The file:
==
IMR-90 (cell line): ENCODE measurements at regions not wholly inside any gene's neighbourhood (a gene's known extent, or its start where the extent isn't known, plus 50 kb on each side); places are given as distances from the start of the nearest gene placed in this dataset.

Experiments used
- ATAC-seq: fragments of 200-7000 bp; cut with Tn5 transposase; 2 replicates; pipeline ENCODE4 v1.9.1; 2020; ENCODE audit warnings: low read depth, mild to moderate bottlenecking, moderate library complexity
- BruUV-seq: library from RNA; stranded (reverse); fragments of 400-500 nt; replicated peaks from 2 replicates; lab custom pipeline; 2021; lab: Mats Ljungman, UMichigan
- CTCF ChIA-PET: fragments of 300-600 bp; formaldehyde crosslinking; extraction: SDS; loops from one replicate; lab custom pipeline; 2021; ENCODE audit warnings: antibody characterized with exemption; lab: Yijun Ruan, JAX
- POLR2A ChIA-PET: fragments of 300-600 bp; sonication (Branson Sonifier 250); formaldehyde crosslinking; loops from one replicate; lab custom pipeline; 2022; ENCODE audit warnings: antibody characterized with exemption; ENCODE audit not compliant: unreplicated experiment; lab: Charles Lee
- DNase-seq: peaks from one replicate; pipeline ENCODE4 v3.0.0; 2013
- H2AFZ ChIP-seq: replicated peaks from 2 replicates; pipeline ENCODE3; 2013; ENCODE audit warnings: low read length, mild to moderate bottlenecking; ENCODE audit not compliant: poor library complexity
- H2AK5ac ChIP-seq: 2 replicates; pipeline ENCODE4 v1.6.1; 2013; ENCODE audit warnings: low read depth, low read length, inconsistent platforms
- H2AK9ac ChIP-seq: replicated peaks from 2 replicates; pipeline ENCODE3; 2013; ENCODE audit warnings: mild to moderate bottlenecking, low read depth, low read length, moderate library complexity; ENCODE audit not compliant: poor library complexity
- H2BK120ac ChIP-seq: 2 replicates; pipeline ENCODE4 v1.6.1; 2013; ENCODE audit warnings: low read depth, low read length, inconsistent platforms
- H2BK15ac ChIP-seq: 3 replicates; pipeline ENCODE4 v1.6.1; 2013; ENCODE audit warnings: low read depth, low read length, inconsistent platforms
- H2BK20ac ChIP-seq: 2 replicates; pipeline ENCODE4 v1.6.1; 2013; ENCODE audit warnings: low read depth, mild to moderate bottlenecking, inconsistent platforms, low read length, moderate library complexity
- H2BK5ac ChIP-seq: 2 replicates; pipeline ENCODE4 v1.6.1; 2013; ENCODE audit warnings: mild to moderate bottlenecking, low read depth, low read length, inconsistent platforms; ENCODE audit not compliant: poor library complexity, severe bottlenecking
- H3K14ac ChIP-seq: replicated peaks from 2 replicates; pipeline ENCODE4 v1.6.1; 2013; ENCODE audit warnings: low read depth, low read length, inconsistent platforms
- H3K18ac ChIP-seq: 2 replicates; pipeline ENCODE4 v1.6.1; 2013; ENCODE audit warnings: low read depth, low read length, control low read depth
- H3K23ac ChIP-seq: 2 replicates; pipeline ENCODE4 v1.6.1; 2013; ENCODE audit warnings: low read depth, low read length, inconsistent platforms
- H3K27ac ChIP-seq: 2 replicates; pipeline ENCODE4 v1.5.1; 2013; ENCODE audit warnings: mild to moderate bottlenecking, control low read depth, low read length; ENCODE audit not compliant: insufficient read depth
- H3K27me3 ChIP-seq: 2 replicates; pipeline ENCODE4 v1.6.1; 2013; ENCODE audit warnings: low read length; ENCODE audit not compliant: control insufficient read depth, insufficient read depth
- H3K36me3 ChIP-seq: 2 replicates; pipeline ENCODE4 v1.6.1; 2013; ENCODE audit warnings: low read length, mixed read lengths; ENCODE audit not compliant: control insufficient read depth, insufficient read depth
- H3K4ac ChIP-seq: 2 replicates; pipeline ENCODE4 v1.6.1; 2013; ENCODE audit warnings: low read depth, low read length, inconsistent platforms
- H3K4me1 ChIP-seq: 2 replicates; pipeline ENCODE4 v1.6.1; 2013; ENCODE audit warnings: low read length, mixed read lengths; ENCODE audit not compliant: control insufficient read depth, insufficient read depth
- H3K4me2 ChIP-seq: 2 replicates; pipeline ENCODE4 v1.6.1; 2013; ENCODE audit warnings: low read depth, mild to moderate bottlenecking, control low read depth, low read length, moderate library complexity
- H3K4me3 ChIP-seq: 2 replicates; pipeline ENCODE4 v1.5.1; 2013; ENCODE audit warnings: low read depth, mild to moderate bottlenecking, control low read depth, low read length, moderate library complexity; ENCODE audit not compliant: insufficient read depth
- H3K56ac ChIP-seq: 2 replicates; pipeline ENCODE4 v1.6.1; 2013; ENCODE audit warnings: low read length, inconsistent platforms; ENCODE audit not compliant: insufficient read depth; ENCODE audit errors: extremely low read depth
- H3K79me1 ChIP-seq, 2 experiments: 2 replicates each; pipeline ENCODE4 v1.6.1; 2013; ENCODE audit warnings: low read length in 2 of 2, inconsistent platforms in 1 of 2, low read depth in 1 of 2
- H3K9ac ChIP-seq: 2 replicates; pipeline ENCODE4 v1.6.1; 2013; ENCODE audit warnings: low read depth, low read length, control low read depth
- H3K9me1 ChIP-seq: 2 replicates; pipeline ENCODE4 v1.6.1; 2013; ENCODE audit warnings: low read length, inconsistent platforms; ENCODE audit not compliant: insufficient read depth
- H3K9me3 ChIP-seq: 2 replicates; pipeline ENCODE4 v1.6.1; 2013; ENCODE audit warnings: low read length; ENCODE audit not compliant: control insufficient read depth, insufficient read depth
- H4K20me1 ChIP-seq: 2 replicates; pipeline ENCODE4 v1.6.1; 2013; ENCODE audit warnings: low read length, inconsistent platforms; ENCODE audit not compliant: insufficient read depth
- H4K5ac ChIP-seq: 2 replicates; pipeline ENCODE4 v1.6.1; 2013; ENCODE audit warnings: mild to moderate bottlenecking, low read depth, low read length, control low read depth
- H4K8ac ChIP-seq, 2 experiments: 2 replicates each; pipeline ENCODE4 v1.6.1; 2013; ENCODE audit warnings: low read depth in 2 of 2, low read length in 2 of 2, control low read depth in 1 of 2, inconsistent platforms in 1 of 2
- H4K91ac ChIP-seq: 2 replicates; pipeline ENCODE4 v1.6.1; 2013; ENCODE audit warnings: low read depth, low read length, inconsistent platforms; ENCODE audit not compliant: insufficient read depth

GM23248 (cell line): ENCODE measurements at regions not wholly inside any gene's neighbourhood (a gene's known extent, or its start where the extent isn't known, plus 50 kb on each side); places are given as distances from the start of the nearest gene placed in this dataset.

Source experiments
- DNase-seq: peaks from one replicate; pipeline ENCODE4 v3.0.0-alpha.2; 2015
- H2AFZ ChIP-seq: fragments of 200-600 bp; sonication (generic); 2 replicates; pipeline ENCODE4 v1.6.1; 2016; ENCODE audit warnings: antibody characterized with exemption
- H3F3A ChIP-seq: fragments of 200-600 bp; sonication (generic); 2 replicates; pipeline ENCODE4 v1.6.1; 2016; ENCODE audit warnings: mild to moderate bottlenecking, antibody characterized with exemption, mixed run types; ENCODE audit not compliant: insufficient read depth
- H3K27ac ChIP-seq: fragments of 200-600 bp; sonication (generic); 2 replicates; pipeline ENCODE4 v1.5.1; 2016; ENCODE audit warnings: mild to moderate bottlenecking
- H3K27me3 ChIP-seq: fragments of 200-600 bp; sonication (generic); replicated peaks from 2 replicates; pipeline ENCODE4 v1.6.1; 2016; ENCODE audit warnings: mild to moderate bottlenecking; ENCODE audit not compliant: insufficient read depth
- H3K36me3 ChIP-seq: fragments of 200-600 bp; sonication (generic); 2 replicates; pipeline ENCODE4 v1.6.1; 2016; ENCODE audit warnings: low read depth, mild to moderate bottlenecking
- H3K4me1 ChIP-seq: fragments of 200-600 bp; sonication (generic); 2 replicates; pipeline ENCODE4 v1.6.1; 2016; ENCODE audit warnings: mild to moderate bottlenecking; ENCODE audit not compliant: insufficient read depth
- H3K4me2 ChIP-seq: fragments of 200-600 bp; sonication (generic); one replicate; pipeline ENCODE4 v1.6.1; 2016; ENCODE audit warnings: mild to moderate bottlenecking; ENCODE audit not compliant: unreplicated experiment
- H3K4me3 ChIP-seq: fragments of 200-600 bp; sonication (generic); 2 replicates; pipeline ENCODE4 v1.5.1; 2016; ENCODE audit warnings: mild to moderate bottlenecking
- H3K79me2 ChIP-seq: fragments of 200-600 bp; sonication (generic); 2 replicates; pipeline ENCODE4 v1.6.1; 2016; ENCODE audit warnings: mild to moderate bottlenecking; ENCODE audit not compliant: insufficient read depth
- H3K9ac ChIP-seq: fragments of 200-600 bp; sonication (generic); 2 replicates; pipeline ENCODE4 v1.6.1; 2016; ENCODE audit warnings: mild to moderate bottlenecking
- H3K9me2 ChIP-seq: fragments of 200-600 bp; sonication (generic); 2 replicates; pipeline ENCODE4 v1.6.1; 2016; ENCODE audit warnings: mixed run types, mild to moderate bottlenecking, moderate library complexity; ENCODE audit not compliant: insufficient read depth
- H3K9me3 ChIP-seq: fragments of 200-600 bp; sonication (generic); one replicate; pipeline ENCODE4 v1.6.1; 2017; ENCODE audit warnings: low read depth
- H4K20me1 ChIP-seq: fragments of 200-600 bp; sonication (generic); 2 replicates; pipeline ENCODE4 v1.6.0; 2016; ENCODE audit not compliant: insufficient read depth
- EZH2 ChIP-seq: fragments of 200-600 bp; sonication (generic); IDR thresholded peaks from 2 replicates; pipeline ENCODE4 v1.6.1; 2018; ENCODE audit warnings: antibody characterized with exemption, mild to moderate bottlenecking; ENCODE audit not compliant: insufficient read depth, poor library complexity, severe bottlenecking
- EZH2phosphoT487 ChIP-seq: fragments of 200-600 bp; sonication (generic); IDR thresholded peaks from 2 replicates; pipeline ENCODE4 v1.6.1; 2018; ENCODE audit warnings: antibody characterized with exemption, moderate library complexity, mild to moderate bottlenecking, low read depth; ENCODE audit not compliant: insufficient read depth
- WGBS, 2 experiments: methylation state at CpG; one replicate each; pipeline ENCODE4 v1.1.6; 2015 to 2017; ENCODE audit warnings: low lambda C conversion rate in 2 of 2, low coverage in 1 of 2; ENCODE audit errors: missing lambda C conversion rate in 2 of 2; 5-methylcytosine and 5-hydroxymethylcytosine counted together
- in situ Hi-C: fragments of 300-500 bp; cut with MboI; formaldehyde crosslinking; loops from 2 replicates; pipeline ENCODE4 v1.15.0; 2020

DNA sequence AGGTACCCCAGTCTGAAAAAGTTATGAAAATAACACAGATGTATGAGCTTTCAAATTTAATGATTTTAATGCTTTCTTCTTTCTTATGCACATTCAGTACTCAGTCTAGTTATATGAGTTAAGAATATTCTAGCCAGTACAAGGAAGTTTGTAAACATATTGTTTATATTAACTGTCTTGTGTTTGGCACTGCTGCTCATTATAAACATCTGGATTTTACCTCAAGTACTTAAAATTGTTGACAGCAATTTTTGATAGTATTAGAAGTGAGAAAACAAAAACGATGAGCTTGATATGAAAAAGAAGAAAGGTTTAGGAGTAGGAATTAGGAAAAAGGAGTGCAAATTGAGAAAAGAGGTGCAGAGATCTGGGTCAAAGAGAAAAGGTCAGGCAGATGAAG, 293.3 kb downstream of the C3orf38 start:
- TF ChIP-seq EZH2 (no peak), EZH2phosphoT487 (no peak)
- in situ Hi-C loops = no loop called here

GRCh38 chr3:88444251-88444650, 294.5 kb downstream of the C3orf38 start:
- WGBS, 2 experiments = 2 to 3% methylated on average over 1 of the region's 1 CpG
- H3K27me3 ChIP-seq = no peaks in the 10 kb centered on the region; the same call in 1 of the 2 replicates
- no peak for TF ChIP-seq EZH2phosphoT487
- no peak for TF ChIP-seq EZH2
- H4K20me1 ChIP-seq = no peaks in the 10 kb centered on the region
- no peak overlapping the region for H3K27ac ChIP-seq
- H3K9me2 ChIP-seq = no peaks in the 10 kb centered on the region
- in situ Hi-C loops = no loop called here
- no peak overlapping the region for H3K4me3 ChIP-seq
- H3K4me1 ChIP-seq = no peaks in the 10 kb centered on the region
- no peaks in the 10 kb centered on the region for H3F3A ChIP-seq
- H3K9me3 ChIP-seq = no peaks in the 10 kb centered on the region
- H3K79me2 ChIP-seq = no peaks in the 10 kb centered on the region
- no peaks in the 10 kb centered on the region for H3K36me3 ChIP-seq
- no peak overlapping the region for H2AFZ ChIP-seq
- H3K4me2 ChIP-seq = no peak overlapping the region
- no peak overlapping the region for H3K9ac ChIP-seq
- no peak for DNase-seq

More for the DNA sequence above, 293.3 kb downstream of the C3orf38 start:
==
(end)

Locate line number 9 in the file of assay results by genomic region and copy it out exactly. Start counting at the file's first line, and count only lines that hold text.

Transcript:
- H2AK5ac ChIP-seq: 2 replicates; pipeline ENCODE4 v1.6.1; 2013; ENCODE audit warnings: low read depth, low read length, inconsistent platforms